Here goes nothing. It's something Greg Zeman has said to himself time and again at Red Rocks Park in South Burlington.
"Five years probably over 1,000 times I've jumped off this cliff," Zeman said.
Despite warnings signs from the city of South Burlington, Zeman and dozens of other thrill-seekers do it anyway.
"I see the warning signs as jump at your own risk," Zeman said. "I've been jumping here for five years now. Honestly, I don't see a lot of danger to it."
"Jumping off the cliffs could result in serious injury or death," said Tom Hubbard, the South Burlington Recreation Director. "Plus they could hit submerged objects down there which we want to make them aware of in case they hadn't considered that component of the danger."
The city of South Burlington is trying send the message that while this may look like fun; it often turns into an emergency situation. Just last week the Coast Guard, Burlington Fire Department and South Burlington Fire Department had to rescue a 32-year-old man from the water after a few drinks and a jump at Red Rocks.
"People tend to fall incorrectly; hit the water sideways or at a weird angle, sitting position, different than just coming straight in with their feet. So they tend to get hurt that way most likely," South Burlington Fire Capt. Craig Rounds said.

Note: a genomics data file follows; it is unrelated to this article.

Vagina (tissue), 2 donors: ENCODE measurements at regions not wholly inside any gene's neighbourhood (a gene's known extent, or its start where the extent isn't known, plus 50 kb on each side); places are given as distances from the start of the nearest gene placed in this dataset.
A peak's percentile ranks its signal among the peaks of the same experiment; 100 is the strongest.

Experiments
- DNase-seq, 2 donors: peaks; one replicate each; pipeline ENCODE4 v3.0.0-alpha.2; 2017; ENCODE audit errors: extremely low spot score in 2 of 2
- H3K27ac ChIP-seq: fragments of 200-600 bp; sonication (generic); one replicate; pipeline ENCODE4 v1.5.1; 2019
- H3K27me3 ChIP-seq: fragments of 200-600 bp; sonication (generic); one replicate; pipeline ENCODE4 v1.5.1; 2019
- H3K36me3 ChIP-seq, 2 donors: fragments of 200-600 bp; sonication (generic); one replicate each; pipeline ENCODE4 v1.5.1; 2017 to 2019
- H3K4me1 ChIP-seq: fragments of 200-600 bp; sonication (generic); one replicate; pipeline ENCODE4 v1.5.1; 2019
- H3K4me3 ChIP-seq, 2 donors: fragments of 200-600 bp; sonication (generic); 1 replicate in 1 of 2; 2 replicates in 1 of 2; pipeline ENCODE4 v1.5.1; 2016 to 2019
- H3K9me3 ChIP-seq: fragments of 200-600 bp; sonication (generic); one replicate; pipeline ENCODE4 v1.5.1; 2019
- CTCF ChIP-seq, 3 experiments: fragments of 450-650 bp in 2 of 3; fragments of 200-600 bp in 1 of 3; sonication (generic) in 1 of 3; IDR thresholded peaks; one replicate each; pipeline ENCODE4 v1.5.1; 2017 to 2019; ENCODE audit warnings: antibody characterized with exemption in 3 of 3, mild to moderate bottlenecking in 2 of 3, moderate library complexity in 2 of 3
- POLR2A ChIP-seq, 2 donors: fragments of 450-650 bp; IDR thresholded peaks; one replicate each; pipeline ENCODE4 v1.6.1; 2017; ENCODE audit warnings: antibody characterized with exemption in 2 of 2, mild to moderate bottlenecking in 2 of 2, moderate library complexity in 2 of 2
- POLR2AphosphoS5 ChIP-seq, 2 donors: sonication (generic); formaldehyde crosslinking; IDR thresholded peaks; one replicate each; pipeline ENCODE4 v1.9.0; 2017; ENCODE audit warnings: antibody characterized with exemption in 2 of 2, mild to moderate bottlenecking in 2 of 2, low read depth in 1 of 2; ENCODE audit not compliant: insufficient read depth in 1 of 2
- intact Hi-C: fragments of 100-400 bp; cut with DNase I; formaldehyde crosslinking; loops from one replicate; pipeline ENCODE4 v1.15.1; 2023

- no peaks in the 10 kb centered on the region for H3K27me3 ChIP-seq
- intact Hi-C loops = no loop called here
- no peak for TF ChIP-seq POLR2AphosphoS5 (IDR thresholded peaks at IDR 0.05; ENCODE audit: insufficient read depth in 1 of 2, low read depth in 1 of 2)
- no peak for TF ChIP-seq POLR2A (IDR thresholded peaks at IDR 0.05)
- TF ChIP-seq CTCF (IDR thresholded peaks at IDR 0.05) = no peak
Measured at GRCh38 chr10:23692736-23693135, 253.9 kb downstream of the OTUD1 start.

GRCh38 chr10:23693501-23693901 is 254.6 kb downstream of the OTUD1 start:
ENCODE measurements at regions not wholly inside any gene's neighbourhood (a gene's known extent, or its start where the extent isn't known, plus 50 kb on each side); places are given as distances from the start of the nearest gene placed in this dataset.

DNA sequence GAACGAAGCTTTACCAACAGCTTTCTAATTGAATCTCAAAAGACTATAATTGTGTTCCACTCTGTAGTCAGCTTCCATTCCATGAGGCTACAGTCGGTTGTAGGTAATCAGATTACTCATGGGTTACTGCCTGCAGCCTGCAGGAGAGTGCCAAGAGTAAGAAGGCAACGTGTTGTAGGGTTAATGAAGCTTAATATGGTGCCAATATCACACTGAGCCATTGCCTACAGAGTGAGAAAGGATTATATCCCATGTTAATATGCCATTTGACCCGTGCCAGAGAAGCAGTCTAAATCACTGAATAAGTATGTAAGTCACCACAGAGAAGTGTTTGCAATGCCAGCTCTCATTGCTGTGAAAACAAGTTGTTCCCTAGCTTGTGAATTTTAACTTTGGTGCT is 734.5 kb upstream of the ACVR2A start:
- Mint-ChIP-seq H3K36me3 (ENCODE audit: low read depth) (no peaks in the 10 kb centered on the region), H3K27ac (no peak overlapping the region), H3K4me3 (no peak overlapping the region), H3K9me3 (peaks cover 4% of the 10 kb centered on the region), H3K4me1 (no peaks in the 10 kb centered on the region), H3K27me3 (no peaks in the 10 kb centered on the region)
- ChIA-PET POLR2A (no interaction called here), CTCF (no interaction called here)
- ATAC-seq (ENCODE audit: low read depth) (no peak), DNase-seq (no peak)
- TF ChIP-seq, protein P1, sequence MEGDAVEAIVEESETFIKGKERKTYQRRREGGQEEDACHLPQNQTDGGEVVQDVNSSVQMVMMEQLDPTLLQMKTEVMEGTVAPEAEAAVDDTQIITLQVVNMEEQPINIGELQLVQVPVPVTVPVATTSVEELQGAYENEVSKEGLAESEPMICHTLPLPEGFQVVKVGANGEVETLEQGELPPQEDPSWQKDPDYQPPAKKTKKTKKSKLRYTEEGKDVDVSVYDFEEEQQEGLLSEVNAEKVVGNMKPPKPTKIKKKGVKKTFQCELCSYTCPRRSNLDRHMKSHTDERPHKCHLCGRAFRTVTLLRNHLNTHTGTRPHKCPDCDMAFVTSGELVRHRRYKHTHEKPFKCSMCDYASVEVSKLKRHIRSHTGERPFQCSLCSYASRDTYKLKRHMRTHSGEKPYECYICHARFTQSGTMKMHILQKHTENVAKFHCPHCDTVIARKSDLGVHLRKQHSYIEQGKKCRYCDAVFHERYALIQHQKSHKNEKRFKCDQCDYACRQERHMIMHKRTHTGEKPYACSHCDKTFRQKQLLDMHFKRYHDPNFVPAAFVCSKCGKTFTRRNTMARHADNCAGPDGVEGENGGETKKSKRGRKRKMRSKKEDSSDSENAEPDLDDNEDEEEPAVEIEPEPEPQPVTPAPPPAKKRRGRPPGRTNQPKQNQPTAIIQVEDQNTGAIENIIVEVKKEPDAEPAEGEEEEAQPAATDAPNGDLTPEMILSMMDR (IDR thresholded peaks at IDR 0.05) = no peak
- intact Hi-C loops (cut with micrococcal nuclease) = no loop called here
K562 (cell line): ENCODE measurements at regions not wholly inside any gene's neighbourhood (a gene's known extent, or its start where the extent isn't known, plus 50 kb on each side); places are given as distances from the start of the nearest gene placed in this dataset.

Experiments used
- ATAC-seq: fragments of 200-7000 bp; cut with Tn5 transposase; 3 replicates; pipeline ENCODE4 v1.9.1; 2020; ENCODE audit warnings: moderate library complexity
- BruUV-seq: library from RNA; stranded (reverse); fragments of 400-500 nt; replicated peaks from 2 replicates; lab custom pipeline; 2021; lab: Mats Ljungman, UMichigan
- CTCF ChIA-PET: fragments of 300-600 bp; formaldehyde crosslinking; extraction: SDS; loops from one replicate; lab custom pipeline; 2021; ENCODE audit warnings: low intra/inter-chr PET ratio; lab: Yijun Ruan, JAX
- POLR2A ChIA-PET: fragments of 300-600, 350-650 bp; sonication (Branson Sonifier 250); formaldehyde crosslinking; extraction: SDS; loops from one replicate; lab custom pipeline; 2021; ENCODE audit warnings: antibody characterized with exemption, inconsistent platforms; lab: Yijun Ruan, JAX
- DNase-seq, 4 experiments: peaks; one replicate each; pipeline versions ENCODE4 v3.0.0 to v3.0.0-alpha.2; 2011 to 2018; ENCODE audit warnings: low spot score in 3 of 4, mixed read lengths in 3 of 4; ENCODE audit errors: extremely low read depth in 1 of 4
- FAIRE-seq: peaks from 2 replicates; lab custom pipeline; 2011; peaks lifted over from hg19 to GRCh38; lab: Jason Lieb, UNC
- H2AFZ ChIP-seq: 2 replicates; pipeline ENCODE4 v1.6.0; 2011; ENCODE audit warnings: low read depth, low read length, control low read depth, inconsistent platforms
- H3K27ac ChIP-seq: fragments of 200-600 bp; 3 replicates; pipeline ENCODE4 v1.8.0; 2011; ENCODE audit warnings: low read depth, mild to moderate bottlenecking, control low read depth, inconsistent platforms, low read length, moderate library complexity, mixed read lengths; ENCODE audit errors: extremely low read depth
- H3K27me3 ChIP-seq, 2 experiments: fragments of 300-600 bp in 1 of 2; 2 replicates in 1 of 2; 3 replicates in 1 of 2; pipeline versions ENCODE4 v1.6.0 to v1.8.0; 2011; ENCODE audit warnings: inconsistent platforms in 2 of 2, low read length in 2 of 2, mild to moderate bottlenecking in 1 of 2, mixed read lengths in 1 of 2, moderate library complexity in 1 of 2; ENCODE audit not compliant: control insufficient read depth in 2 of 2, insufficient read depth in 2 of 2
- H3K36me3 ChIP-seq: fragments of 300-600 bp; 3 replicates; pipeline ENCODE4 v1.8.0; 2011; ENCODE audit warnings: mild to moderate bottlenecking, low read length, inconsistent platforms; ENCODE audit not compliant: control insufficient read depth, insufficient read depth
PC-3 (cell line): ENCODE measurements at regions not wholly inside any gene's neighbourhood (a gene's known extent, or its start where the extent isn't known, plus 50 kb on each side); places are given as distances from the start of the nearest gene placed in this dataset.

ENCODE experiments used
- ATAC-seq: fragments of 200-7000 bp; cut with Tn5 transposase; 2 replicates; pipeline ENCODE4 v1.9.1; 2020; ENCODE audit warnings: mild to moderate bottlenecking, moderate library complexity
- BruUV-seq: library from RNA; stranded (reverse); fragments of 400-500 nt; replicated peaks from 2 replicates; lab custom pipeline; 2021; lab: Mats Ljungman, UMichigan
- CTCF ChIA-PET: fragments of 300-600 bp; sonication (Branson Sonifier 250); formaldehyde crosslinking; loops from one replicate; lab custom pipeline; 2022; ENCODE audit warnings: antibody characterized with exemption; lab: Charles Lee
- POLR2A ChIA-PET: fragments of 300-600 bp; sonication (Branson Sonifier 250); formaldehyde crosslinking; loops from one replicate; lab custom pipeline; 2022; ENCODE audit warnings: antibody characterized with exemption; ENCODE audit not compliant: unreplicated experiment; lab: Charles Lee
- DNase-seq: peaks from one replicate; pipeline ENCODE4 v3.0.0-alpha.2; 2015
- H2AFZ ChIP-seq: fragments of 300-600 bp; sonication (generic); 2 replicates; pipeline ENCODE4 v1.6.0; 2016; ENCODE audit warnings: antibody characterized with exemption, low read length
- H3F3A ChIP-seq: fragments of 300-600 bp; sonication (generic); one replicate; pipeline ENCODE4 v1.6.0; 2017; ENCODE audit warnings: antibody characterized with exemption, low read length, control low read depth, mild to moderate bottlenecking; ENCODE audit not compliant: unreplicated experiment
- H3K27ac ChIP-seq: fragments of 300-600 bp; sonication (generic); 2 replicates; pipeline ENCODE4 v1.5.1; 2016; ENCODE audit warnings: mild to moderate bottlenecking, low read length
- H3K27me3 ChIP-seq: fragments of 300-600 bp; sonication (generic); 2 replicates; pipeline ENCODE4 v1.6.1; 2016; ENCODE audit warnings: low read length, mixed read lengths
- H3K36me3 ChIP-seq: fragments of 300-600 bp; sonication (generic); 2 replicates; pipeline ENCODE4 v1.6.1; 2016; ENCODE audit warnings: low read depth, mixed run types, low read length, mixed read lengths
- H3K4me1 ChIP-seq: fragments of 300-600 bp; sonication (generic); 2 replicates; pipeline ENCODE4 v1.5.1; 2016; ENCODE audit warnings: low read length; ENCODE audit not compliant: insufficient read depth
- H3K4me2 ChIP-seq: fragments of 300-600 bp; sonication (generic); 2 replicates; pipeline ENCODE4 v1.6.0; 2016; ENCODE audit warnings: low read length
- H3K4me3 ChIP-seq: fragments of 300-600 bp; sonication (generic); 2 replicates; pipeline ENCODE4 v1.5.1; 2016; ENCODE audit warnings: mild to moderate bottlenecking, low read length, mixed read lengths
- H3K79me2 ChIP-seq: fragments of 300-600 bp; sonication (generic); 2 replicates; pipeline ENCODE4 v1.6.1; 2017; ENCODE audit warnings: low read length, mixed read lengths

That rescue took place after a jump from the 76-foot cliff.
"No, I'm not doing that ever again," Zeman said.
After a bad fall, Zeman sticks to the 40-foot cliff.
It's important to note what they're doing is perfectly legal. The city put up warning signs six years ago. They say since then they've seen the number of rescues drop from roughly 15 a season to two or three.
"Not only do you have all of our people, trucks and equipment involved, but you're looking at reduced services to the rest of the city and the rest of the area because we're now tied up on an incident that really was preventable," Rounds said.
But the city says no matter how bad it gets they won't enact an ordinance making jumping illegal and they will never charge a fee for rescue service.
"The last thing we want is for someone to be injured in the water and need medical assistance and convince people not to make the call for fear of being charged and not wanting to pay," Hubbard said.
City officials say even if an ordinance was put in place the rocks are accessible from the land and water so no fencing or boundaries could successfully block people from jumping.
Cliff jumping is a popular activity many people safely do on vacations around the world. Rescue workers say what makes this spot so unsafe is the water here is constantly changing; it's higher at different points of the year and it's difficult to know what level makes it safe. There are also submerged objects that jumpers often hit which add to the level of danger here.
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